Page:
Commentary: Staycation…time to discover the joy of where you live

Commentary: Staycation...time to discover the joy of where you live
The Butchart Gardens
A look at The Butchart Gardens at the end of April.

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Ian Haysom’s coronavirus diary will appear here regularly.

We are looking at tulips. Thousands upon thousands of tulips. Red, yellow, violet, green, multi-coloured. They are vivid and loud and fantastic.

“Who needs Holland?” said my wife.

She had a point. We’re not going to have Holland, or France, or Australia or Britain or Africa or anywhere in our near future. Dr. Bonnie Henry said no flights out of British Columbia this summer.

We will travel in our own backyards, and in this case, the backyard is The Butchart Gardens, just a bike ride from our home, and we are here on reopening day.

Butchart has been closed for a few weeks, and once they announced plans to reopen under strict conditions, we were literally on our bikes. We expected some crowds, but it was splendidly quiet. We tapped in our annual passes at the gate and were asked if we had coughs or colds or anything else that might endanger everyone’s lives, and I thought of mentioning the hay fever, but we were waved through and into wonderland.

The drinking fountains were closed. The benches had all been taken down. And there was a strict one-way route around the gardens, but there was a wonderful lack of tourists.

“I guess we got our gardens back for ourselves,” I said to one of the many guides around the garden.

“Yeah, it’s kind of eerie,” he said. “But kinda cool. This is my favourite time of the year. The tulips are at their best.”

I snapped a multitude of pictures with my phone and enjoyed the splendid solitude of spring. Many of the facilities are closed – the main restaurant and gift shop are locked up – but you can get a takeaway coffee or ice cream at the coffee shop.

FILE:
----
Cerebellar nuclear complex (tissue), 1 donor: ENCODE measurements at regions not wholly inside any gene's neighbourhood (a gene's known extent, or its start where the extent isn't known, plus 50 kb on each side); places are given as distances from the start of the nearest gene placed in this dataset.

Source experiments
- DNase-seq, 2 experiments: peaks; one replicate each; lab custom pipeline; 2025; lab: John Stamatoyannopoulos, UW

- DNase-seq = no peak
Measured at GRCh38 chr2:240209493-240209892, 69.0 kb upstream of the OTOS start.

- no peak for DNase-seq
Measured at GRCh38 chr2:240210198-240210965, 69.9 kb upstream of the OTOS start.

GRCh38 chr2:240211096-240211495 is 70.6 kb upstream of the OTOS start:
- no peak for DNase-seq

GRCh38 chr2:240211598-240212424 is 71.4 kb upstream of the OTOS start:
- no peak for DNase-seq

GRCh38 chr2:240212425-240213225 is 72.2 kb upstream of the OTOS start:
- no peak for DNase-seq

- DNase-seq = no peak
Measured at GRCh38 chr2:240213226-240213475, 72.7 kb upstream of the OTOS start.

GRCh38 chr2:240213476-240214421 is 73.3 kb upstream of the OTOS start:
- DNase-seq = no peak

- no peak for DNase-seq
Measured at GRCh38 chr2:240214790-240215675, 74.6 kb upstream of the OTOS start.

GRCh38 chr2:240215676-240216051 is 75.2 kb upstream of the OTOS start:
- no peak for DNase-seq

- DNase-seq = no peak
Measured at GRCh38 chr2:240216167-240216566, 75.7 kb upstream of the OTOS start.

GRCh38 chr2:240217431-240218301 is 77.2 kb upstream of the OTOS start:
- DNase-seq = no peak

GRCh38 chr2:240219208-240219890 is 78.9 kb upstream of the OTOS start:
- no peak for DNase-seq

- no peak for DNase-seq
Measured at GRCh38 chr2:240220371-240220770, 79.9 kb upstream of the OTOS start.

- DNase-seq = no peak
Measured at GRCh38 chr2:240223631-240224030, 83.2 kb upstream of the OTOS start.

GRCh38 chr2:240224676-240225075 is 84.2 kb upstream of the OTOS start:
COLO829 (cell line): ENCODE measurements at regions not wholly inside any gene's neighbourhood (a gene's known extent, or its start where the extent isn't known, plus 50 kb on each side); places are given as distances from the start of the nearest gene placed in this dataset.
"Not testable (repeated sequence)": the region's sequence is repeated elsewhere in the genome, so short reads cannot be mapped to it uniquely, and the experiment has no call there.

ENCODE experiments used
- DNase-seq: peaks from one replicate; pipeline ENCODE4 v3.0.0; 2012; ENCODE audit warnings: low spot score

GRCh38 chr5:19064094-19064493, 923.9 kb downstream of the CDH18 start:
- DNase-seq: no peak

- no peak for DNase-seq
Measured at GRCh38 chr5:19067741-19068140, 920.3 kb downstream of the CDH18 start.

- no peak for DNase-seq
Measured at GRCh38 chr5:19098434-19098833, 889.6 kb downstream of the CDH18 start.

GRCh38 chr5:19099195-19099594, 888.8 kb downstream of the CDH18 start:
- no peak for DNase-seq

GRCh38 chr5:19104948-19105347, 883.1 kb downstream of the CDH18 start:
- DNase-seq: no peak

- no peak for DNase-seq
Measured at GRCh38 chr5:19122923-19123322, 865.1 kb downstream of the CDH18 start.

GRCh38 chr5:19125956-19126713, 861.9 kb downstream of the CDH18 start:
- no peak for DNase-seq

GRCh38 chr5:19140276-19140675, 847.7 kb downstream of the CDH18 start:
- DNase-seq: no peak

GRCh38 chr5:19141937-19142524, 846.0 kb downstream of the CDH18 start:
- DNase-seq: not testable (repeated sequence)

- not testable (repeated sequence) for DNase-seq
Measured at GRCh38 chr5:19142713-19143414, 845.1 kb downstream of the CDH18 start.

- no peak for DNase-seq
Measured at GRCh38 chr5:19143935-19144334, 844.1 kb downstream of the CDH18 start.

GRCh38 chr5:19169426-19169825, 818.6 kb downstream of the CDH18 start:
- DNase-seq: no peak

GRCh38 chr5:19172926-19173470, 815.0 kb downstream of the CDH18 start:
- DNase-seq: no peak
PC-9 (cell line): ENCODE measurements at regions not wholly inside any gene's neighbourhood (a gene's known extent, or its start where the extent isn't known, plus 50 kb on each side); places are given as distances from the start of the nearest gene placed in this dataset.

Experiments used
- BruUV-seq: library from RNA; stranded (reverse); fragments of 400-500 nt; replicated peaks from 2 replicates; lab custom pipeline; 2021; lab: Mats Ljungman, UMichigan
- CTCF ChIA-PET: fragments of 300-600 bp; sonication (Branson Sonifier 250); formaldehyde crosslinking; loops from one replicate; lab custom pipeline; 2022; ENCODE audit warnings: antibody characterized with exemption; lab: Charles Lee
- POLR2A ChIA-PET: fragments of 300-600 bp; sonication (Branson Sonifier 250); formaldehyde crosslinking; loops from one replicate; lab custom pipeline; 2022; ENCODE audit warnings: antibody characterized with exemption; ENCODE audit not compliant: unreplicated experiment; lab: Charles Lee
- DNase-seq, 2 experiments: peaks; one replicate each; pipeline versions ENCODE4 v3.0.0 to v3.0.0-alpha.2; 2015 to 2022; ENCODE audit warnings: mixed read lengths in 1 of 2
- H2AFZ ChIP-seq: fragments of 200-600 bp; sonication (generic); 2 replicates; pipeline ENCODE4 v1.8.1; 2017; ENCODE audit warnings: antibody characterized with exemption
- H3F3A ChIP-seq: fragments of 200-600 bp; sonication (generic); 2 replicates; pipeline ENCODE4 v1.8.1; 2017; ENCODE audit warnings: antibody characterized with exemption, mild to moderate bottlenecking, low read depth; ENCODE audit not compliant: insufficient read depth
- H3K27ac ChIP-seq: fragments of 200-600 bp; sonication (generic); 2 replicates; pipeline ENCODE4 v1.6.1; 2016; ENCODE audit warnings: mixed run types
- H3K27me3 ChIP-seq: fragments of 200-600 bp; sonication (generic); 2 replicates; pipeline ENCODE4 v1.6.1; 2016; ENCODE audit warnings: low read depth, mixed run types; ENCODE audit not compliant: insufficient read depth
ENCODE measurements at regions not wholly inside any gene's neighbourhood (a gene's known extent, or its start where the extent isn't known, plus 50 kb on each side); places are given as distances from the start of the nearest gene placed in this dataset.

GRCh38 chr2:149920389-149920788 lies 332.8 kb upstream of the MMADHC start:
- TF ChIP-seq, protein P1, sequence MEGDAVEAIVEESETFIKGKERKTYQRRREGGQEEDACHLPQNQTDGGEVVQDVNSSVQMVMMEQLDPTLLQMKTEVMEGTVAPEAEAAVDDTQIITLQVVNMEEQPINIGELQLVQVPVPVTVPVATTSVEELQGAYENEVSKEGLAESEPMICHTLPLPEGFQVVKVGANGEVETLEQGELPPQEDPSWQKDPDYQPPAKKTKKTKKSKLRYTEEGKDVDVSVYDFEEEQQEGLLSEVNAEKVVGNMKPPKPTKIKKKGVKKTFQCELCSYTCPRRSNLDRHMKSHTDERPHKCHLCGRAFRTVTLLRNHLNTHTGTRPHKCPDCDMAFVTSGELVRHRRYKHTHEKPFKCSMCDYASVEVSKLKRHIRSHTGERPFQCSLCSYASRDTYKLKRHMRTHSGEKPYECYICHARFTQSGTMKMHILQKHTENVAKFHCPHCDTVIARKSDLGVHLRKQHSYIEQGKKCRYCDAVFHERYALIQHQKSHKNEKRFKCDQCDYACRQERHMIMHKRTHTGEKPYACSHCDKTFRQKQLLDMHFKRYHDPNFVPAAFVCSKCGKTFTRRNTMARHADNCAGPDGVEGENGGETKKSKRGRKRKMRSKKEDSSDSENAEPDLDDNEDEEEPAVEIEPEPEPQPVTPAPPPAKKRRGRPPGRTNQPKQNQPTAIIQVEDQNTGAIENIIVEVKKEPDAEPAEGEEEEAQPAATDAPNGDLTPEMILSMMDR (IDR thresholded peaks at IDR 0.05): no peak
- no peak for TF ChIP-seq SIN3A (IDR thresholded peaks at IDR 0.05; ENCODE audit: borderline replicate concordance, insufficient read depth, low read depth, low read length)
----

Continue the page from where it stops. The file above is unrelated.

Butchart’s reopening gives us hope for the near future, however, and hope that other attractions – and stores – will find creative ways to get us back towards a new normal.

The thing is, if we’re going nowhere, then nobody’s coming here for a while either. Premier John Horgan made it clear in his Wednesday statements that we are going to ease back into a new normal. And the border isn’t going to open any time soon.

The tourism business is going into freefall right now, so we need to find ways to help us discover and rediscover where we live. Dr. Henry said, rightly, that we need to discover and embrace the pleasures closer to home.

And Horgan punctuated that Wednesday when he said, “Wherever you live in B.C. is outstanding. Please stay there and enjoy it.”

READ MORE: Elective surgeries, restaurants and hair salons highlight first steps of BC’s reopening

We’ve certainly been discovering small roads and deserted beaches that we never knew existed on our bike rides around the peninsula over the past couple of months. We’ve taken our own picnics, but it’s also been fun to stop at bakeries doing takeout as they reopen.

And the spectacular flowers aren’t only at Butchart Gardens. There are bazillions of wildflowers out right now, including bluebells, fawn lilies, camas and trillium in small parks around greater Victoria and up and down the island.

We walked along some pathways in Beacon Hill Park the other day that we’d never seen before. The peacocks were putting on a show near the petting zoo, and we peeked through the fence to see the baby goats. We also went to see the Moss Lady, the 26-yard-long sculpture made of moss and stone in the park. Very cool.

The opening of provincial parks is a smart move, even if we won’t be able to camp in them for a while.

If the economy is going to get going again, and particularly the tourist economy, then we’re going to need to be tourists in our own towns and villages for more than just a week. There’s plenty to discover and, with luck, we’ll see the museum and downtown stores reopening under grocery-store-like restrictions, maybe even whale watching… keeping our distance from the whales of course.

In the short term, it’s staycation time. So enjoy. And, when Butchart starts to do its summer planting, smell the roses.

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Ian HaysomIan Haysom

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